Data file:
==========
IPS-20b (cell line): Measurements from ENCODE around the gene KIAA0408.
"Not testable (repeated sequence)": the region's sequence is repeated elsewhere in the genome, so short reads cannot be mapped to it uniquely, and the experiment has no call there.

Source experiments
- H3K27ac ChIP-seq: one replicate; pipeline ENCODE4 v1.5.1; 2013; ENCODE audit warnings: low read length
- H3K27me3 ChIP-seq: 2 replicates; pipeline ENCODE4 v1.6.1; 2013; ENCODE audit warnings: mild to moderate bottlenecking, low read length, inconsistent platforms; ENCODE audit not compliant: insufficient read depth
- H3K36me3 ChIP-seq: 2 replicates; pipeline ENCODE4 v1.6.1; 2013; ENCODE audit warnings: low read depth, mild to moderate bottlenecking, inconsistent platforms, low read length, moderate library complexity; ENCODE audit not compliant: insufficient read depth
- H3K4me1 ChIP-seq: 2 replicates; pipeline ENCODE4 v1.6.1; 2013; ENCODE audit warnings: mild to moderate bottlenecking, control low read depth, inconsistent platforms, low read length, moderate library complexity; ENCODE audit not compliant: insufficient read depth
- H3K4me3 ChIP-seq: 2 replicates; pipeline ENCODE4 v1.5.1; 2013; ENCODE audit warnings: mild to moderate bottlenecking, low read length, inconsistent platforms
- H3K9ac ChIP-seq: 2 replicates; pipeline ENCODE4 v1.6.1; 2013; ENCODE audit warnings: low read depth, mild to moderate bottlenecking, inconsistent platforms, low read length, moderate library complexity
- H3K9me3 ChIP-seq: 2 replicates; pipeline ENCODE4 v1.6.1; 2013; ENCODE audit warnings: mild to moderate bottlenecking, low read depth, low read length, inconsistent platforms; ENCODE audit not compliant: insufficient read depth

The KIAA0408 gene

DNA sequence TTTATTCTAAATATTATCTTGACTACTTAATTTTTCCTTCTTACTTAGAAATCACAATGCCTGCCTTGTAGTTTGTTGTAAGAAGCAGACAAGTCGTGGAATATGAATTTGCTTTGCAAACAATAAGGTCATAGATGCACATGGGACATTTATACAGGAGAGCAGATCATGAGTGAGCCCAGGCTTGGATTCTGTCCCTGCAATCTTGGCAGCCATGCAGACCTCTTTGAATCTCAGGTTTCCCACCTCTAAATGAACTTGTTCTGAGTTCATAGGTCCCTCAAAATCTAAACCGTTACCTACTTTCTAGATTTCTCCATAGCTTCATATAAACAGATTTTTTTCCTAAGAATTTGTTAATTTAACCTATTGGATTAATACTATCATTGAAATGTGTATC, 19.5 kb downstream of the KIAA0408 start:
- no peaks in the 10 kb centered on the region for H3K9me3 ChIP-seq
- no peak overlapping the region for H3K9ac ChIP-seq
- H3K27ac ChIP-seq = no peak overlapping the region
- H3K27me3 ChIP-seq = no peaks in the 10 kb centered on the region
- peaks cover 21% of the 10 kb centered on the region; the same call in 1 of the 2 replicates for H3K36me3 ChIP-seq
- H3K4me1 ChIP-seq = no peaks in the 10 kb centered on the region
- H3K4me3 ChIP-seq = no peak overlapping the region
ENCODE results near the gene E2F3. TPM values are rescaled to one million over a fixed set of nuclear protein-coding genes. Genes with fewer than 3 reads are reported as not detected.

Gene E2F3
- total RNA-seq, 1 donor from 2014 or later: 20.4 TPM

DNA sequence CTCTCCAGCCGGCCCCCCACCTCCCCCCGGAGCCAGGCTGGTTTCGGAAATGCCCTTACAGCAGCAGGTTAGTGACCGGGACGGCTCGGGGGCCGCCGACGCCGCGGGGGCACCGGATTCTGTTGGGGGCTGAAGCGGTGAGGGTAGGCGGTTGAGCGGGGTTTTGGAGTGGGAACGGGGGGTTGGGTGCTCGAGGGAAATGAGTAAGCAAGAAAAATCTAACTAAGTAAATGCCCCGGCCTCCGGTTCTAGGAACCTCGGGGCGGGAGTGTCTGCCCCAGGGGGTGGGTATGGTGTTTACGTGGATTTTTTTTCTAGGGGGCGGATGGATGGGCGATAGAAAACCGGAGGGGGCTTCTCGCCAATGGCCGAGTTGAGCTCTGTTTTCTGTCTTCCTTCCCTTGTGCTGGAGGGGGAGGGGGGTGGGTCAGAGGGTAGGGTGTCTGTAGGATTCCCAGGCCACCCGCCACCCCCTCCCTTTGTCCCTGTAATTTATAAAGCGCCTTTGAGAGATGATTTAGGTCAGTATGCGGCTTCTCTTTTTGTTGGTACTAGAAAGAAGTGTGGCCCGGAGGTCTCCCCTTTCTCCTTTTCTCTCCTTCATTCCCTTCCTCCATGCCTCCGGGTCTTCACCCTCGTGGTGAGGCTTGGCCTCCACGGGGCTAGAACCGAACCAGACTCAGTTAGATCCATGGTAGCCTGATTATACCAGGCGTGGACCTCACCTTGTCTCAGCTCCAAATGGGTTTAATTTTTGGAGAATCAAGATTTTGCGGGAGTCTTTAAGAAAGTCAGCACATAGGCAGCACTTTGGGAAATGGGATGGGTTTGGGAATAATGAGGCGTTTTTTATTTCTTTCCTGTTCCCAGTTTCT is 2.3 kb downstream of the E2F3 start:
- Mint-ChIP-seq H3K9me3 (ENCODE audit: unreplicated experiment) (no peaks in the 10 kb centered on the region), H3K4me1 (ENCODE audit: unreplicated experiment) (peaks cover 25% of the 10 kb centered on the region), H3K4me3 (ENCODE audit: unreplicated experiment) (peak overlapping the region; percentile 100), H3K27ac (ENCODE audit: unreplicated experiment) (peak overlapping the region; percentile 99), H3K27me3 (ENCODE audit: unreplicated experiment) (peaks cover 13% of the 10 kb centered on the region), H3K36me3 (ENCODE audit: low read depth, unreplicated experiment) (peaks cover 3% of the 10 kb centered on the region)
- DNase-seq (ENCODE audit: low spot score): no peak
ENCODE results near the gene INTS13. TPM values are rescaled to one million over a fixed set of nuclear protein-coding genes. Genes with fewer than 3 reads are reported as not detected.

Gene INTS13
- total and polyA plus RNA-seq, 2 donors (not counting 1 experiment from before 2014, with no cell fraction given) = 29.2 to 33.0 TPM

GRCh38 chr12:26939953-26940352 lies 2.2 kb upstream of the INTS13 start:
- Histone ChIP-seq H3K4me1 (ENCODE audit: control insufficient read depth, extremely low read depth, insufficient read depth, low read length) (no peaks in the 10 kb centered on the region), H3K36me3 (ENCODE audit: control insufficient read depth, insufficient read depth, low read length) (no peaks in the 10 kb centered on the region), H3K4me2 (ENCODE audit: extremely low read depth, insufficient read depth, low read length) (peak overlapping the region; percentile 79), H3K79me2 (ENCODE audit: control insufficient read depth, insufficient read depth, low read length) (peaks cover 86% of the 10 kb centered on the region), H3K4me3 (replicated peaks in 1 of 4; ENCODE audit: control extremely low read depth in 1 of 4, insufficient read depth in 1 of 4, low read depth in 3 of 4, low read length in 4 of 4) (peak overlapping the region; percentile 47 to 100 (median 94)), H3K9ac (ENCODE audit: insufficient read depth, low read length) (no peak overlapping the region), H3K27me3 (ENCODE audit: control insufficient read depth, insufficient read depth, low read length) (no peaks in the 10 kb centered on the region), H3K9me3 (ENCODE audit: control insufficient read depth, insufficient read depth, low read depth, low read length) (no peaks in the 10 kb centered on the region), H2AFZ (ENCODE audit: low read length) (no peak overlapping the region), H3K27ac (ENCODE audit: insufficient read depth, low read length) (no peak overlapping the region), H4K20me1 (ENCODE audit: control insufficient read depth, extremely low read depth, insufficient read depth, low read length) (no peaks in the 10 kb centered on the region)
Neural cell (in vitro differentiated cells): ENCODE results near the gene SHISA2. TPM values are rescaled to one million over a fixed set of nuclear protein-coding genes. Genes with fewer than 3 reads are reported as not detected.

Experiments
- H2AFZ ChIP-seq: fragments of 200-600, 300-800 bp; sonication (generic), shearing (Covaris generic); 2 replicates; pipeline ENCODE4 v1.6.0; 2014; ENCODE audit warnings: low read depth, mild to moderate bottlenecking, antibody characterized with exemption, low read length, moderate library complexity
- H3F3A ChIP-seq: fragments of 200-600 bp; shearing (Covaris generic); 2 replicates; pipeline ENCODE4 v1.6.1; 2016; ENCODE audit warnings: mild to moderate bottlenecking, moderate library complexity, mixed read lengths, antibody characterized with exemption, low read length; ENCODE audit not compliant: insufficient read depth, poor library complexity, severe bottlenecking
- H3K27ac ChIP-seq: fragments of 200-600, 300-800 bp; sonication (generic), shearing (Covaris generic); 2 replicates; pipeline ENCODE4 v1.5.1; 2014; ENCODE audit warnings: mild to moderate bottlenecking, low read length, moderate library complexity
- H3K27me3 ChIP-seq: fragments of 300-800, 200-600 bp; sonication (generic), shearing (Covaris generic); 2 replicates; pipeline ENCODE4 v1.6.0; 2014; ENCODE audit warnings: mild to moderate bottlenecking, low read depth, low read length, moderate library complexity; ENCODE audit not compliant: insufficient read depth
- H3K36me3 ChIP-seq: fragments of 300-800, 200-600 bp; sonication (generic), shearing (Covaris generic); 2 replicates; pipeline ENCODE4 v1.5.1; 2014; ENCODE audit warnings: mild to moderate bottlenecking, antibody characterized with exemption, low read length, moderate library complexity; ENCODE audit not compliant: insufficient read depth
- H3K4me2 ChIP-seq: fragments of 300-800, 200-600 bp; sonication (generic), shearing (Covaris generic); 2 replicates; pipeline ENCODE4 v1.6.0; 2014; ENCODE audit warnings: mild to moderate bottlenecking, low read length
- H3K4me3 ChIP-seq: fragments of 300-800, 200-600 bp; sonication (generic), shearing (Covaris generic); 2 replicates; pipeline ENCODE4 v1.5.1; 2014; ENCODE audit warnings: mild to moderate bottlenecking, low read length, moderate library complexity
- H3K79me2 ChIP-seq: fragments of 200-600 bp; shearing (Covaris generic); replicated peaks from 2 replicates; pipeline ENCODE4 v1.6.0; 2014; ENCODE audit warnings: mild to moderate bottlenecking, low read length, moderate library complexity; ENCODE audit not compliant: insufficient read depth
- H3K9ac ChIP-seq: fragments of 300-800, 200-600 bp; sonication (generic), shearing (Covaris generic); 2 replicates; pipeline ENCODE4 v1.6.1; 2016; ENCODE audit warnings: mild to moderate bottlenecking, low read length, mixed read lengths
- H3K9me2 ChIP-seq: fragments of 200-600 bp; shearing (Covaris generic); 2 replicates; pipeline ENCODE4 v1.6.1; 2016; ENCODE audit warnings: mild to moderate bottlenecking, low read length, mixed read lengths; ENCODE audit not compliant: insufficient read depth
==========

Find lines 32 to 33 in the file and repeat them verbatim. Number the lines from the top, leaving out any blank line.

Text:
Experiments
- H2AFZ ChIP-seq: fragments of 200-600, 300-800 bp; sonication (generic), shearing (Covaris generic); 2 replicates; pipeline ENCODE4 v1.6.0; 2014; ENCODE audit warnings: low read depth, mild to moderate bottlenecking, antibody characterized with exemption, low read length, moderate library complexity